Lesley Douglas on Broadcasting

American TV, yes. American radio, no. Unless it's Bob Dylan...

I must admit I didn't see it coming myself at first. I'd seen a press release some time ago about Theme Time Radio Hour, Bob Dylan's show on the American satellite station XM, and thought it sounded interesting. But it was only when I noticed a buzz building around the shows in America that I went out and got hold of a couple and listened to them. What I heard blew me away. It was nothing short of public service broadcasting - Bob Dylan sharing his musical enthusiasms in a Bob Dylan way.

The result was the first buy-in of a radio show I have ever done. And it begs a question: could there be a whole raft of other audio gems out there in the world of English-language broadcasting waiting to be snapped up by British radio stations?

Look at the television schedules. Most of the programmes made by HBO are fantastic, although I'm the only woman I know of my age who didn't watch Sex and the City. My favourite comedy of all time is Frasier - and the Golden Girls when I was younger. And then there's The Simpsons, which most people would acknowledge as the top animation show ever.

When the Americans get it right, they get it very, very right and they can test your own standards. Let's face it, there's not exactly a massive cultural divide between America and the UK.

But there is a difference between radio and television. The nature of radio is about that special one-to-one relationship between the listener and the presenter, who should be able to provide reference points that the audience can relate to. Bob Dylan manages that perfectly.

When you are considering a buy-in for radio you are talking about America or Australia to get English-speaking programmes. And I'm afraid that for quite a long time American radio has been in the doldrums.

I do think that XM and the other satellite broadcaster, Sirius, are doing some quite interesting things in the States, and when I have been in America I have been listening to them. The problem is, the things that they are doing are actually the sort of things we are already doing. They have got a Sixties service on XM and a lot of the music they play you wouldn't hear anywhere else. Except on Sounds of the Sixties on Radio 2.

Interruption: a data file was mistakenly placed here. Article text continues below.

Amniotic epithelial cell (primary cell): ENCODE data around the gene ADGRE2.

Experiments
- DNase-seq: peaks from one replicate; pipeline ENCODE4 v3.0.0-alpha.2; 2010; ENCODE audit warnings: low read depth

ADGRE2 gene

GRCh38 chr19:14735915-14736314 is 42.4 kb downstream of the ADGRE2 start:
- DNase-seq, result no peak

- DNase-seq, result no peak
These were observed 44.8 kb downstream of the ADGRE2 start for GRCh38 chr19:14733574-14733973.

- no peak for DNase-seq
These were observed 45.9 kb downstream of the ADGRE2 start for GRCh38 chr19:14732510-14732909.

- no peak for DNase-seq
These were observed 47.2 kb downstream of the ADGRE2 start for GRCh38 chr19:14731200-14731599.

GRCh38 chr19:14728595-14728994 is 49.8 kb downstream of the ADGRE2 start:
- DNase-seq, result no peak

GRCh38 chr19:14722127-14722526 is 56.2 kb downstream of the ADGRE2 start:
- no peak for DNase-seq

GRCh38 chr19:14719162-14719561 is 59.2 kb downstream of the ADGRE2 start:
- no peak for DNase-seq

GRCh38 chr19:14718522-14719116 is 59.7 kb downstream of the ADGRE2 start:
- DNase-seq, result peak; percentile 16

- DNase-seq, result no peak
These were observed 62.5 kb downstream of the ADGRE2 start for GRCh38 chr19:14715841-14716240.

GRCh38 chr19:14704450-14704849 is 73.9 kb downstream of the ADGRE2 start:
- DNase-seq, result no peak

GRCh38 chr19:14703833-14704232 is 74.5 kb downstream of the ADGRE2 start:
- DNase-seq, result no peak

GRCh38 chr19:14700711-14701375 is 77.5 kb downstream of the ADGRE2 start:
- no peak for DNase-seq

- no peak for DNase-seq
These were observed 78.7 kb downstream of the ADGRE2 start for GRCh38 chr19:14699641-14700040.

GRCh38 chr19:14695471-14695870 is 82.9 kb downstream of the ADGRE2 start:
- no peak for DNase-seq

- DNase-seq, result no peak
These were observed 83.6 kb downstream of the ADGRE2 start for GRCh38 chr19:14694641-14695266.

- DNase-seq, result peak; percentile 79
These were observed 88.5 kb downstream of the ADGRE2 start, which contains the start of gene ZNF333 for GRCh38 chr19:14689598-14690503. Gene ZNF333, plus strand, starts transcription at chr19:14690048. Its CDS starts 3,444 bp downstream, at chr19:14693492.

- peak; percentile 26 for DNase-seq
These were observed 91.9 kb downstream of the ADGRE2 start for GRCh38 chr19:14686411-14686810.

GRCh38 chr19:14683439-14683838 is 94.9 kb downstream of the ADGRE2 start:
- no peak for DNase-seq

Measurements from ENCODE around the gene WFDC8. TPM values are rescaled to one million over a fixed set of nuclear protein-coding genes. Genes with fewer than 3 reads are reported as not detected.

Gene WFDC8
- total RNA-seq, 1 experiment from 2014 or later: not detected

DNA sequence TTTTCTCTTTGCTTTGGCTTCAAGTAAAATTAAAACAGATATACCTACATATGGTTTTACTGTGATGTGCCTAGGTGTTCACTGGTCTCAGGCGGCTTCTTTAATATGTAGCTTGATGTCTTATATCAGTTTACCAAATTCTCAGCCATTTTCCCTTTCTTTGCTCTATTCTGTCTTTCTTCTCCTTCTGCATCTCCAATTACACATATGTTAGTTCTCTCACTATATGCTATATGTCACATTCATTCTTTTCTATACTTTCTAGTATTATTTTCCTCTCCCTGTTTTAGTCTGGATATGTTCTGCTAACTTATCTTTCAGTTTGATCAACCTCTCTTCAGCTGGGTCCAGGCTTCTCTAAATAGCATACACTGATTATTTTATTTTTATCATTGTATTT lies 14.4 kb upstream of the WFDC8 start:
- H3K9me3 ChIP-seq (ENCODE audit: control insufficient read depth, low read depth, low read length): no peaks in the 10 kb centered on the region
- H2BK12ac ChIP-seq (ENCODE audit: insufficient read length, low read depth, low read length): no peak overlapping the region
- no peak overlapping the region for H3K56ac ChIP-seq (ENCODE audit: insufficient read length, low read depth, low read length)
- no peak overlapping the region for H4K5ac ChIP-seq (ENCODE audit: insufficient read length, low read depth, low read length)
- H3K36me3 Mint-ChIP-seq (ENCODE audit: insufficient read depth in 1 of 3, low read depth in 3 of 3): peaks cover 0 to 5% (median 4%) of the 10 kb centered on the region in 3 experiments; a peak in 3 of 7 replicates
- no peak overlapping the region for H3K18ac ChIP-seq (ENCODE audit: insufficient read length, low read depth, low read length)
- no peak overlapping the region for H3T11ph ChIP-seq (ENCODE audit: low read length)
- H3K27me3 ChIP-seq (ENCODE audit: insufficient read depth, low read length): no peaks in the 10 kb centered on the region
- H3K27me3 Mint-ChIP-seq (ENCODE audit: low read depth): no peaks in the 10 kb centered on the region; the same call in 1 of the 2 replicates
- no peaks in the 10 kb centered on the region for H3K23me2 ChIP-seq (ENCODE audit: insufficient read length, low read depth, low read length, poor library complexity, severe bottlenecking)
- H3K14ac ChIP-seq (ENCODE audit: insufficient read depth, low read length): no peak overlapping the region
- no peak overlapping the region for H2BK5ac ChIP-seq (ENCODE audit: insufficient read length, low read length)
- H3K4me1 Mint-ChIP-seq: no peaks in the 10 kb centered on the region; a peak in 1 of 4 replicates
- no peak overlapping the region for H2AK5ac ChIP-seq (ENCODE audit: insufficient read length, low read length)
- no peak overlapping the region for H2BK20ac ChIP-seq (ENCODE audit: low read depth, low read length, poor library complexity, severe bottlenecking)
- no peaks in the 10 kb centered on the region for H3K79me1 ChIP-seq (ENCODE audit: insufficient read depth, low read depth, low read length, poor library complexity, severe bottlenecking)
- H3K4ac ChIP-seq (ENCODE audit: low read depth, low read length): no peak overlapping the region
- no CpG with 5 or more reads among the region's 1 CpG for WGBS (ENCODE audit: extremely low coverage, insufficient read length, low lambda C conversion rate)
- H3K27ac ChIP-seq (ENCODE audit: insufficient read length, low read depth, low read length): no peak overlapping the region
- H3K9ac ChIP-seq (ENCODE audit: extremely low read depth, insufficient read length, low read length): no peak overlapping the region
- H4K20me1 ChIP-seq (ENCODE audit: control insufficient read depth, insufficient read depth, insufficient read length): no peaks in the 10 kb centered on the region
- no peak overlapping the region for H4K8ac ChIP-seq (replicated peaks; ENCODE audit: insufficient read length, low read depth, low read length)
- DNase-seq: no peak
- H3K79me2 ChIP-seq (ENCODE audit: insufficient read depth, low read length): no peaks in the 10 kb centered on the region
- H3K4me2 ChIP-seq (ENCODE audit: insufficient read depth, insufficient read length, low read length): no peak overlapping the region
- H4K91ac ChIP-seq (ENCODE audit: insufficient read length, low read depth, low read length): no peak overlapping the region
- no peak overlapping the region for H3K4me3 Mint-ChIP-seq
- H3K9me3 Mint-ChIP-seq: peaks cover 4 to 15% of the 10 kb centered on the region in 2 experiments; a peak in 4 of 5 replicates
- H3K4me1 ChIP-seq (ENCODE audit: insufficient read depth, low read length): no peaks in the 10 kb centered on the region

The one presenter who has always stood out in America is Howard Stern. But nowadays I'm not so sure about him. I know he has got this considerable satellite deal with Sirius but in my view he is pushing it too far now. In his heyday he was a radio genius, the ultimate shock jock. But would I ever think of taking Howard Stern into Radio 2? No, I would not.

I was listening to him when I went to Austin, Texas, for the South by Southwest Music Festival. I thought to myself "This sounds old-fashioned. It's purely shock." There was a time when Howard Stern was witty and shocking and pushing the boundaries. Now it feels like all he's doing is pushing the boundaries. And he's pushing them further and further and further.

And as for Australian radio, I've heard little bits but I don't think there's anything that would enhance what we already do.

Of course, you can't deny the influence of America on the growth of popular music and we cover it in great depth. Americans come here to work. Paul Gambaccini is the best example of a great music broadcaster and musicologist who happens to be American and brings an American slant to things. We also regularly use big American names to front documentaries and other shows. Brad Pitt, Johnny Depp and Val Kilmer have hosted shows for Radio 2. Kris Kristofferson is working on a programme about Willie Nelson, and Michael Buble is doing a show for us at Christmas.

But in all honesty I think there's little scope for us to do more buy-ins from overseas. The real reason is that we have, I think, the greatest craft skills here in the UK, both in terms of production and presenters.

The only possible reason for bringing in programmes is that they enhance your output, and the Bob Dylan show is the only thing I have ever heard that would do that.

Lesley Douglas is controller of Radio 2 and 6 Music

At last, another chance to Take That and party

On Wednesday night I was at London's Abbey Road studios, which was full to the gills with females who wanted to be transported back 15 years. The reason? Gary, Howard, Mark and Jason. Take That!

We'd done competitions on air to distribute the 300 tickets and virtually everyone in the house was a woman.

Naturally, the place really warmed up when they sang their old songs but it was the latest material that impressed me. The new single is superb.

It was a great gig, which we broadcast on Saturday night, and after the concert had finished they did a Beatles medley, just to mark the fact they were at Abbey Road.

The boys didn't have their leather gear on and there was no sign of the fire and flames they normally have on stage for the massive spectacle of their usual concerts. This was a "stripped down" show; a risk for any performer. But they pulled it off - and I say that as a Bruce Springsteen fan.